As is well-known by now, Prepar3D is a direct descendent of the existing ESP code-base (the commercial version of FSX). As such, compatibility of our A320-X is not an issue. What *is* an issue is the commercial licensing aspect which we’ve assigned our legal department to investigate. As we’re going to be exploring the semi and pro- commercial markets with our product, we’d like to be assured that our customers will not be violating any agreements that fall outside the entertainment sector. We will be announcing more details on this as they develop.
Regarding X-Plane, the situation is somewhat different, as the simulation platform differs greatly from the Microsoft one. We would like to explore our options in that platform as well, but at the moment, we’re focusing our efforts towards the FSX world given the demand ratio still existent in the marketplace.
Q: Are you perhaps cooperating with ‘tutorial developers’ or are you making all documentation and tutorials in-house?
Those of your readers who have purchased the Concorde-X will know that we have a very strong team when it comes to documentation and tutorials, with a unique writing style which our customers have come to enjoy – it’s none of that dry, technical reading that most airline manuals have – we realize that, while our aircraft might be complex and difficult in their development, their flying shouldn’t be – so we write with the newcomer in mind as well. For those who are expertly skilled in flying, we have sections that delve deeper into the technicals, so everyone’s very satisfied.
Q: Although this is an interview about your upcoming product, I am also curious about the Concorde X. How did the sales go. Did it meet your expectations?
While it’s Flight Sim Labs’ policy never to divulge specifics about our sales figures, let me simply say we were very enthusiastic with the results as they far exceeded our projections, given the market and the complexity of the product. We are very appreciative towards our customers for their vote of confidence and we wish to extend our gratitude for their selection!
Q: And what did you learn from that project that you could use for the A320 ?
You might want to devote an entire issue of Computer Pilot for that topic! In the interest of brevity, though, I’ll simply say that we have not learned to cut back yet on development! This means that our A320 will be every bit as extensive (or more) in its systems simulation. As the team has grown since the start of the Concorde-X, we’ve learned how to streamline productivity and keep targets feasible, while not sacrificing on product quality! This is a very important lesson the Concorde-X has taught us all!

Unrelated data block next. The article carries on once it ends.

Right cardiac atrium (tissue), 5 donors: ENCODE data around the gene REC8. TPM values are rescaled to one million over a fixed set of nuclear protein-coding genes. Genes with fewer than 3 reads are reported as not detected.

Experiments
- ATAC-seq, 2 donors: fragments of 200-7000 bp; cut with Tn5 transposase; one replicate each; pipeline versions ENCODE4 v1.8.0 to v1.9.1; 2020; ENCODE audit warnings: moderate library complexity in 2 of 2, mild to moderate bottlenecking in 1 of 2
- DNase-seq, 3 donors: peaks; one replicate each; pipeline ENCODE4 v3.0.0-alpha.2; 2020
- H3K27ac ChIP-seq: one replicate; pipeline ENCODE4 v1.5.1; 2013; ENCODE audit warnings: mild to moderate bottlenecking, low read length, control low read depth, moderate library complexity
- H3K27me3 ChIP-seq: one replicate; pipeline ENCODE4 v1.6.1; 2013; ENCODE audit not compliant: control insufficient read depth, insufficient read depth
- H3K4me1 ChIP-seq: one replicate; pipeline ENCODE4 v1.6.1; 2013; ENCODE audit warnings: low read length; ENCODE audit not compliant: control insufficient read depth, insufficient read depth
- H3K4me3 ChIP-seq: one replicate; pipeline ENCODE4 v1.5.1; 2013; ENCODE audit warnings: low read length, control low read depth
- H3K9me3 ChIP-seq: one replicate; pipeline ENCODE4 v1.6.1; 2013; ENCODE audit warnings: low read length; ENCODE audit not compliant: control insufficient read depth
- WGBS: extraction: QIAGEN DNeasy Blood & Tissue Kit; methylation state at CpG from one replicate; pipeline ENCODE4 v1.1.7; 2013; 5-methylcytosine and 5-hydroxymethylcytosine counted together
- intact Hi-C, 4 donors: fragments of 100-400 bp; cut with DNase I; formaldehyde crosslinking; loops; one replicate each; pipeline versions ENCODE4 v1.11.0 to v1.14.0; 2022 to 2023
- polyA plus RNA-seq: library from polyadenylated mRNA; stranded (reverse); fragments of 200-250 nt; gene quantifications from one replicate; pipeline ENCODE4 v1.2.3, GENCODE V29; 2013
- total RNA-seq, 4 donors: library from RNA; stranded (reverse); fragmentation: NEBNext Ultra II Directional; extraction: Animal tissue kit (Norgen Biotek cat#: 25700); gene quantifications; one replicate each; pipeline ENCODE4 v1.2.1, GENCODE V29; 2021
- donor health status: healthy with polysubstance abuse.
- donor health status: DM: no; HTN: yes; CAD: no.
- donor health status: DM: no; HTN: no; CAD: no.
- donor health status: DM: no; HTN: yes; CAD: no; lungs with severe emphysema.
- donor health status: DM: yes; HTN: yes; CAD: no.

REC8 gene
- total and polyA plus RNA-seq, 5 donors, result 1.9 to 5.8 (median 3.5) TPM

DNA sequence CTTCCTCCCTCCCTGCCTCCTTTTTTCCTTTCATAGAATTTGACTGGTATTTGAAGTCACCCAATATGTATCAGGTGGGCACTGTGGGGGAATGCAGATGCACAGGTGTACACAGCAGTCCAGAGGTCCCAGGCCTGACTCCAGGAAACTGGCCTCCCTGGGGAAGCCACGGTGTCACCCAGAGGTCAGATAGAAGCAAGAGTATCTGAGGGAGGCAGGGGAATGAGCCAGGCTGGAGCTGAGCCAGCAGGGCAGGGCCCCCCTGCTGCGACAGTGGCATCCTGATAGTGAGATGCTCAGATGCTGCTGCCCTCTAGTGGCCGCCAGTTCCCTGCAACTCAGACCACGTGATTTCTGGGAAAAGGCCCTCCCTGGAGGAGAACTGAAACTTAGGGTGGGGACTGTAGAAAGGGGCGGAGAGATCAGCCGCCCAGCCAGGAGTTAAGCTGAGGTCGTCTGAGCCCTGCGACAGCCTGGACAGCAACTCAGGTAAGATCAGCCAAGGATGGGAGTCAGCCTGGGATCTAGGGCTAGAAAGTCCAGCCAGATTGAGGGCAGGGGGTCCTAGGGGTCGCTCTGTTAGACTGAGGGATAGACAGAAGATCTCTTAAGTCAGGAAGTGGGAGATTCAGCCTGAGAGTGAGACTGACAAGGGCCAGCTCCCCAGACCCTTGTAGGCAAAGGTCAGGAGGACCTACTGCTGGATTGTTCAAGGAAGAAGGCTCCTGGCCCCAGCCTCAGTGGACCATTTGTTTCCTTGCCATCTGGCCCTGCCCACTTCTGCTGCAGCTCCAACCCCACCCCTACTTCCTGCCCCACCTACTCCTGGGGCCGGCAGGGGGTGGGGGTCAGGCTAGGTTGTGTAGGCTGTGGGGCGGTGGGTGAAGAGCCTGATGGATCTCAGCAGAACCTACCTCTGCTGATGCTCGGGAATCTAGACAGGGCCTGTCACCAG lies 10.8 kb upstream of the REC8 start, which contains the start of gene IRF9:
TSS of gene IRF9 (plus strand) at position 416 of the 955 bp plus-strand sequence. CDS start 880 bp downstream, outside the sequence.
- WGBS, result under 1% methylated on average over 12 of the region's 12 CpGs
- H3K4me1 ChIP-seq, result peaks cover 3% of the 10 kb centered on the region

Q: There is quite a lot of discussion at times over the future of flight simulation, the hobby in general. What is your general feel or impression of the current flightsim market and what are your personal expectations going forward?
While it is true that Microsoft Flight has veered away from the traditional Flight Simulator series as we’ve come to know it in the past 20 years, I don’t share the majority of the simmers’ view point that it’s come to ‘destroy’ the genre. In fact, I believe that there’s a significant role that MSFlight will play in a section of the market that the genre was missing, historically: That of newcomers who faced the complexity of FS with dread and eventually grew cold against it. At the moment, MS Flight is still a newborn trying to find its footsteps in the market, trying to attract the audience and convince that it’s here to stay. I’d say it has a lot of potential, provided that it grows its content enough to generate critical mass. Simultaneously, though, the market requires a more sophisticated platform to expand into. Hopefully, X-Plane and Prepar3d will fill that void – the former will fill the currently obvious gaps of lack of seasons and scenery problems and the latter will expand on the tremendous success of the FS series, hopefully by providing 64-bit versions with none of the memory limitations faced by FSX. As a Microsoft MVP with the Flight Simulator series, I can’t help but be partial towards the genre, but as FSLabs’ managing director, I wish every platform the very best of success!
Q: Anything else you want to tell us about the new creation?
We periodically issue new information and details on our upcoming A320-X product on our web site, www.flightsimlabs.com and in our forums (http://forums.flightsimlabs.com) and Facebook page (http://www.facebook.com/flightsimlabs). We’d love to get more feedback on wishes, expectations and likes on what we do – after all, your readers are our customers, so do stop by and visit! Thank you once again!
by François A. ‘Navman’ Dumas